Destroy All Monsters: Nihilism And Time Travel As Franchise Filmmaking In TERMINATOR GENISYS
If you've long nursed a suspicion that Hollywood sequel-making is actually a shell game concealing a vast nothingness at the core of blockbuster franchises and, perhaps, all of life itself, have I got a movie for you: it's called Terminator Genisys.
Early in this earnest fifth entry in the Terminator film series, former Eleventh Doctor Matt Smith turns up at the exact moment Kyle Reese is being sent back in time to 1984, and my half-addled brain wondered for five or ten of the following minutes whether it was possible that Smith was in fact playing the Doctor, who had somehow jumped across fan universes to visit the moment in Terminator when the human race first successfully employed time travel.
(He wasn't. My idea's better, though.)
Time travel is central to this Terminator movie, as it has been for three of the other four... and holy shit, is everyone bad at it. These are pathologically bad time travelers.
About halfway through Genisys, I found myself thinking to myself that for Skynet to have invented temporal displacement only to turn out to be this colossally terrible at using it is nearly poetic justice when weighed against the stupidity of a human race that (in the movie universe) surrenders all of their digital information to a cloud-based app that wipes out the human race, and (in the real world) nicknames NSA programs "Skynet" because, apparently, we don't think karma is "a thing." Paging James Cameron: when does the Titanic II set sail?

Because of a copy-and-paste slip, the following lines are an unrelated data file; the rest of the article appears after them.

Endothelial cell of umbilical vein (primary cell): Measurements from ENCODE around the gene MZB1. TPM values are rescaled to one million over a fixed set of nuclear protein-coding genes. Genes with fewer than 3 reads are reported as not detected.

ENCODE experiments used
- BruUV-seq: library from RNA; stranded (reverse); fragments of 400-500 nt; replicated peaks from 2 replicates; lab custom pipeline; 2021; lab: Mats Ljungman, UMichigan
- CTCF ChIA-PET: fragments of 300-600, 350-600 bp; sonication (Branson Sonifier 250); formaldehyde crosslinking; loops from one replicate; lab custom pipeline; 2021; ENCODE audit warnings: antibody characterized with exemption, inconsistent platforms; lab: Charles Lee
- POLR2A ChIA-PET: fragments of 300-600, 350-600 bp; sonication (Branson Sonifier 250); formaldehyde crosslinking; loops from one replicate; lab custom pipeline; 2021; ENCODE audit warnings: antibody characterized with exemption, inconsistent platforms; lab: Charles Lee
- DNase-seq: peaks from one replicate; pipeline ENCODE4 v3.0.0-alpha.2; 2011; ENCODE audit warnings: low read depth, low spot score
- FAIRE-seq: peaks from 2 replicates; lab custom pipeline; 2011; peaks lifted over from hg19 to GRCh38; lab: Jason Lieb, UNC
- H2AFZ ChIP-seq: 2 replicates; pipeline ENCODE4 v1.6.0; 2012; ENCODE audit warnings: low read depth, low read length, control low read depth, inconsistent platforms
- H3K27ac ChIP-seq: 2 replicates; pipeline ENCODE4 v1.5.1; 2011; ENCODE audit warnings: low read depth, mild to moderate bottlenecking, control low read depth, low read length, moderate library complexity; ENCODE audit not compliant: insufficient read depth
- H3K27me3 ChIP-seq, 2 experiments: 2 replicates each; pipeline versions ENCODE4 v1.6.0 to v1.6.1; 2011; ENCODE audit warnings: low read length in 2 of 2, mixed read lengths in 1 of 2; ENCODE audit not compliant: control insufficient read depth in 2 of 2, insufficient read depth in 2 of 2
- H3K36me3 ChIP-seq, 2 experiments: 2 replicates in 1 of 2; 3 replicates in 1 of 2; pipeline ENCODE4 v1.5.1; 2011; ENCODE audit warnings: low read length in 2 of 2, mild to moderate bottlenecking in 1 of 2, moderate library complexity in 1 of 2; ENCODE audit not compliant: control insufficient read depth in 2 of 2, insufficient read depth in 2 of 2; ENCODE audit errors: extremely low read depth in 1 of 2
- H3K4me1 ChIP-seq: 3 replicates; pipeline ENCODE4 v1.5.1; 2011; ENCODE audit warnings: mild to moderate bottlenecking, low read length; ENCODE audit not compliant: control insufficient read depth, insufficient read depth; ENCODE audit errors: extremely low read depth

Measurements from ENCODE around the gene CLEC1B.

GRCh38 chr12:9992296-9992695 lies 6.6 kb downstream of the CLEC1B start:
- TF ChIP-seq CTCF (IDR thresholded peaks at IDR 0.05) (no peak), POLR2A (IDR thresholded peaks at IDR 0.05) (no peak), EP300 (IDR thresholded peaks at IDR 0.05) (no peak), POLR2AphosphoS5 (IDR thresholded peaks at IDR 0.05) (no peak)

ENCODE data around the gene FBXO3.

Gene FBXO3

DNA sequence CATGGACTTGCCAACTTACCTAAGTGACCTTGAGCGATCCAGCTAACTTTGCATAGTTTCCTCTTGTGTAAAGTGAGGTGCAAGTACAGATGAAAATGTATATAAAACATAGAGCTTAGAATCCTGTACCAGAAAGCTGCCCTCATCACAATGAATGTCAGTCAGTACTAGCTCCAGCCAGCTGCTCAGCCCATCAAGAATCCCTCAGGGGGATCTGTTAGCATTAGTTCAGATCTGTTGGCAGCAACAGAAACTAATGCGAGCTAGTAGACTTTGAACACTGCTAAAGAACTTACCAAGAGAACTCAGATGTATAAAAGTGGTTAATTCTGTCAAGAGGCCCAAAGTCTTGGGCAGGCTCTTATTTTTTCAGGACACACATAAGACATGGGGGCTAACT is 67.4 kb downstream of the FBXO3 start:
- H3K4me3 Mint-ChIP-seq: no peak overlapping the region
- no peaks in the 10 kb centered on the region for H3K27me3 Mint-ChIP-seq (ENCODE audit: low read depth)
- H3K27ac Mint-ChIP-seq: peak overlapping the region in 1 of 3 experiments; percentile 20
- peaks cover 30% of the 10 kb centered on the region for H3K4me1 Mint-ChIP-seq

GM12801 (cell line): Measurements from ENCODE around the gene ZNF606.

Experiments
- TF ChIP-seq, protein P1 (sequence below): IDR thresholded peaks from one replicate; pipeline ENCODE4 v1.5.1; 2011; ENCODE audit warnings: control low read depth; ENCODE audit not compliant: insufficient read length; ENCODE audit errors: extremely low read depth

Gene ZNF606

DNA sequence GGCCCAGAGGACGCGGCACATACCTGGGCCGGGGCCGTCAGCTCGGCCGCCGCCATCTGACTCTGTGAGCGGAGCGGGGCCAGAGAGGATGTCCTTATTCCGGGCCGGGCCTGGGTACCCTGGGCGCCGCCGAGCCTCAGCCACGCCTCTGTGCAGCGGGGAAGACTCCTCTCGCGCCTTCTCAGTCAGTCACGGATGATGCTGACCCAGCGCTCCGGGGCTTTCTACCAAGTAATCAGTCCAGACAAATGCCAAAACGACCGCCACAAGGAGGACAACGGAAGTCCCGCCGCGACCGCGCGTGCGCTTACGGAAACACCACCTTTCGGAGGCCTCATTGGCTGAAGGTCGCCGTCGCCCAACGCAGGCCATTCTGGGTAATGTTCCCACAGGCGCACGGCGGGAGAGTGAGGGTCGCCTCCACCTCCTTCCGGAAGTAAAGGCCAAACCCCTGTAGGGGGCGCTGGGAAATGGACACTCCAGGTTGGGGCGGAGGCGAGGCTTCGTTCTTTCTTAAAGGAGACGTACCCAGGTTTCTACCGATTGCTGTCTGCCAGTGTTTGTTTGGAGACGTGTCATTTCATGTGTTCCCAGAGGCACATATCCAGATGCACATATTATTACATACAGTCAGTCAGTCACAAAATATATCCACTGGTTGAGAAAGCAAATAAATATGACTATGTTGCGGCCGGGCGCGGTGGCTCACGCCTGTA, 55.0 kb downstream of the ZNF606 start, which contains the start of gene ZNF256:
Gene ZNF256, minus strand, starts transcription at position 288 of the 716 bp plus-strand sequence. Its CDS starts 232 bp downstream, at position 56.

If you don't count The Sarah Connor Chronicles (and really, you should, but let's leave them on one side for now), Skynet has now sent, I think, five terminators back in time to kill some member of the Connor family. One T-800, two T-1000s, one whatever-the-fuck-Kristanna-Loken was, and now there's even a Skynet/John Connor hybrid, whose Terminator superpowers are kind of like if a T-1000 fucked some volcanic sand and Jason Clarke popped out.
And they all. Failed.
How is that even possible? It's time travel, for crying out loud. Even if you leave aside the fundamental continuity flaw at the heart of the entire Terminator franchise (the one-or-two-hour "delay" on the ripple effect of sending the first Terminator back, which allowed the resistance to send Reese back as well before a Biff Tanen 1985 sprung up as a result of the T-800's unencumbered actions), are you telling me that at no point did Skynet - sending the third or fourth machine up into the time travel pod, perhaps - think to itself, "shit, this just is not working"?
What's with the centrality of John Connor himself? This occurred to me watching Terminator 5, too. Perhaps it's borne from the fact that something like fifteen separate actors have played the role at this point, but my faith in the notion of JC as the One True Saviour of the human race is at a low ebb.
Somehow, in this universe, no matter what is flung at him, some version of John Connor survives to 2029 and single-handedly leads the human race to victory against the machines. It's the sort of premise that worked nicely as backstory for The Terminator back in 1984 - when the original Terminator was Skynet's hail-mary pass at the end of a long and costly war - but which becomes more and more incredible with each passing sequel.